What’s with the sweaters and umbrellas? Brrrr. Into the middle of August, some of us feel ripped off by summer. My garden sorrel disagrees.
Like lettuce, sorrel is a cool-weather crop, and the sorrel I purchased in early May at The Produce Station is loving these damp days and below-average temperatures. Without a hint of bolting, it’s gifted me several batches of the long lemon-flavored leaves since spring.
Sometimes, but not often, I’ll find sorrel at a farmers market or green grocery, and on rare occasion I taste it incorporated into a local restaurant dish. Therefore, it’s the perfect candidate for my small kitchen garden, where I plant items that delight my palate and are difficult to source.
The young, tender leaves are less sour than older, larger leaves and can be incorporated into a salad with other mixed greens, or chopped and used as a seasoning as you would any herb; using them raw is the only way of retaining their fresh color. For — you see — when cooked, this spring grass greenness morphs into a patina resembling commodity vegetable baby food. But don’t let that put you off; underneath this less-than-appetizing shade hides a zingy lemon-tart flavor with a pleasant, slightly bitter, undertone — oh so marvelous in an abundance of recipes.
But don’t stop at sorrel sauce. In the finest restaurants, sorrel is considered a chef’s secret ammunition when used alone or with other herbs in omelets, soups, risotto, gratins, grain dishes, and pasta. I love it simply tossed into a skillet of just sauteed summer squash.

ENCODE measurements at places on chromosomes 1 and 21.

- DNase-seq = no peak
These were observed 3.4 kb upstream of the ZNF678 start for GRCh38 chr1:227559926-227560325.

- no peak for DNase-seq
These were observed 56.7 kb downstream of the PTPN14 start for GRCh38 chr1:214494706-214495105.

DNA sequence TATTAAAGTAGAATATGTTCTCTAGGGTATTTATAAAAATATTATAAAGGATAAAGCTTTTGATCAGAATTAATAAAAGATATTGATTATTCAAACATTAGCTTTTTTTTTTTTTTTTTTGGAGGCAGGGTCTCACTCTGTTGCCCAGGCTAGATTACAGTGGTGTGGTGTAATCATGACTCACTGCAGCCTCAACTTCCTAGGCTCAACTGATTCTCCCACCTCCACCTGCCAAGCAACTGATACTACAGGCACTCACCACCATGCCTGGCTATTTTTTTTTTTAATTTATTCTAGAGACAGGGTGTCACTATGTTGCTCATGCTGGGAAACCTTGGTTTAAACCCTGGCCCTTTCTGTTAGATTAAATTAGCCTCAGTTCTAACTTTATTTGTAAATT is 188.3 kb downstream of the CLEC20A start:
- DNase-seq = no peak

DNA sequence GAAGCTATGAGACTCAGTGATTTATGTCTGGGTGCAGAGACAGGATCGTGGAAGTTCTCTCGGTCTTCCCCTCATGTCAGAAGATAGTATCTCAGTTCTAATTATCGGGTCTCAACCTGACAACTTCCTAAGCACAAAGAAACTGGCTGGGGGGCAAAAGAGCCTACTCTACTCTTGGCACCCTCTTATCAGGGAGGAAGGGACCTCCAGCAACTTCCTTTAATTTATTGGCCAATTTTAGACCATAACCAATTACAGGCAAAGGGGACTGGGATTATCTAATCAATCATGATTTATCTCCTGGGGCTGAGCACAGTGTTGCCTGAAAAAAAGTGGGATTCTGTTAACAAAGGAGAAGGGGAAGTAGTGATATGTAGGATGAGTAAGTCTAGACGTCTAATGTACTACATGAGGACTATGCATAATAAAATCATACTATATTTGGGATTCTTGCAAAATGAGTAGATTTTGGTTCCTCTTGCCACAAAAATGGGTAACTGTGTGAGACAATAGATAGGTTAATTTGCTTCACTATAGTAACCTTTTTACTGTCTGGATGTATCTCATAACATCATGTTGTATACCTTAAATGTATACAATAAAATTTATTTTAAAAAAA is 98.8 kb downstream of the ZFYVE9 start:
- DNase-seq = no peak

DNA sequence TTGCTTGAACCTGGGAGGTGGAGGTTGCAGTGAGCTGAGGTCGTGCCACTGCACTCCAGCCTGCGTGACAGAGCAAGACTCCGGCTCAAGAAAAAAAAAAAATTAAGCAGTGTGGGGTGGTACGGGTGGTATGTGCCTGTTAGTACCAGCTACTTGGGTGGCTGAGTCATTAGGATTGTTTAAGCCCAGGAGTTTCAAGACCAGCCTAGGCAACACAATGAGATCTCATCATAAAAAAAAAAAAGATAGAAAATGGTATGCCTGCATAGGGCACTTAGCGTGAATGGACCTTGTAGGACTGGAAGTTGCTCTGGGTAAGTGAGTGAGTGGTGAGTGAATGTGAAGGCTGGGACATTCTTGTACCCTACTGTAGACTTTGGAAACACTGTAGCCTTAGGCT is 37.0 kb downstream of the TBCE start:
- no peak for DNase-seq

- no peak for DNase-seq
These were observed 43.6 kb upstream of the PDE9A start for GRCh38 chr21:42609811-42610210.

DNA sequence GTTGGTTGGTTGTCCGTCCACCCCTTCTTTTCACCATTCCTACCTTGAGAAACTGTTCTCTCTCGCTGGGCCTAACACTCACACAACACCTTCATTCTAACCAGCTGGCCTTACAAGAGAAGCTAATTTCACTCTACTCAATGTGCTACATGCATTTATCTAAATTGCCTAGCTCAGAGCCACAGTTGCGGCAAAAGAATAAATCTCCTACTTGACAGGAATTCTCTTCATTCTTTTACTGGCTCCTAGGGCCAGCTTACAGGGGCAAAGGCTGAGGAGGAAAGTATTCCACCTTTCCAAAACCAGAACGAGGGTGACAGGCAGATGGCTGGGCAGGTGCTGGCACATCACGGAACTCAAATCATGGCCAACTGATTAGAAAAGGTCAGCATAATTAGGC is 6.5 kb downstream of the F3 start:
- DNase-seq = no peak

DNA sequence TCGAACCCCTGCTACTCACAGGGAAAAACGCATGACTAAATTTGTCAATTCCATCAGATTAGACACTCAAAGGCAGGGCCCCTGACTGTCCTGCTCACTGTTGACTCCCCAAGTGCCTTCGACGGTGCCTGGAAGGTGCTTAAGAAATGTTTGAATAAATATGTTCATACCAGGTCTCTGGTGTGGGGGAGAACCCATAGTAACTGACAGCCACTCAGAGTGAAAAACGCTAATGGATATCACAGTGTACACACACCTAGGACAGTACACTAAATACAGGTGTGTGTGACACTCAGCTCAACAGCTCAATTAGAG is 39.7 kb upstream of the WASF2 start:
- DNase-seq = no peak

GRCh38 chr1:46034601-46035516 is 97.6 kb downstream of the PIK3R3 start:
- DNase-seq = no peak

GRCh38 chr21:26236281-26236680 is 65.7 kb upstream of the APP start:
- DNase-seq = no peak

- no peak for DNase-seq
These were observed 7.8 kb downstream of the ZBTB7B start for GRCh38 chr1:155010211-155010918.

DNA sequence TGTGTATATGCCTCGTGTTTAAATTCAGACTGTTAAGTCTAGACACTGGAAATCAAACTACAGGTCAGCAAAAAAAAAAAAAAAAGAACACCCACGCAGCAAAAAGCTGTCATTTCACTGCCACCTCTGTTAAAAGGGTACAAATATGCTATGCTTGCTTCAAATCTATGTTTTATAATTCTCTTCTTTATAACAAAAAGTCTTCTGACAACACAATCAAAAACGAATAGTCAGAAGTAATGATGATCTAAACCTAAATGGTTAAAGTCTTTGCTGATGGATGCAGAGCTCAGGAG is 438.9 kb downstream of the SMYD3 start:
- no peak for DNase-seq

I’m crazy about pairing sorrel with lamb, and boneless leg of lamb and eggplant are ideal candidates for the grill. The menu couldn’t be easier to pull together. Here is how it’s done:
Make the sorrel sauce an hour or so in advance. Prepare your eggplant slices, partially peeling away skin, and slicing them into 3/4-inch pieces. Salt the slices and let them rest on towels as you prepare the grill. Grill the seasoned lamb (following the recipe below), and as the lamb rests after grilling, grill the eggplant, which, by the way, are also marvelous with the sauce. Reheat you sauce, spoon over lamb and done.
The recipe below for sorrel sauce is a typical preparation using the herb, and would also be marvelous atop a rich fish, such as salmon, or chicken. The heavy cream tones down the tart flavor and is, no doubt, scrumptious in the sauce. But if you want to cut calories, consider skipping the cream and mellowing the sorrel with an equal amount of spinach. While you’re at it, you have full permission to substitute olive oil for the cream.
Don’t fret if sorrel isn’t available to you. The following recipe for grilled lamb is a pleasure by itself; I’d simply rub finely chopped rosemary and ground fennel into the lamb with the salt and pepper before grilling.
In France the words “avoir de l’oseille” are literally translated meaning “to have some sorrel”. But those who “en connaitre un rayon” (know a thing or two about) the French, understand it’s an idiomatic expression meaning “to be filthy rich” — which is the feeling I’ve had harvesting my little patch of sorrel this summer.
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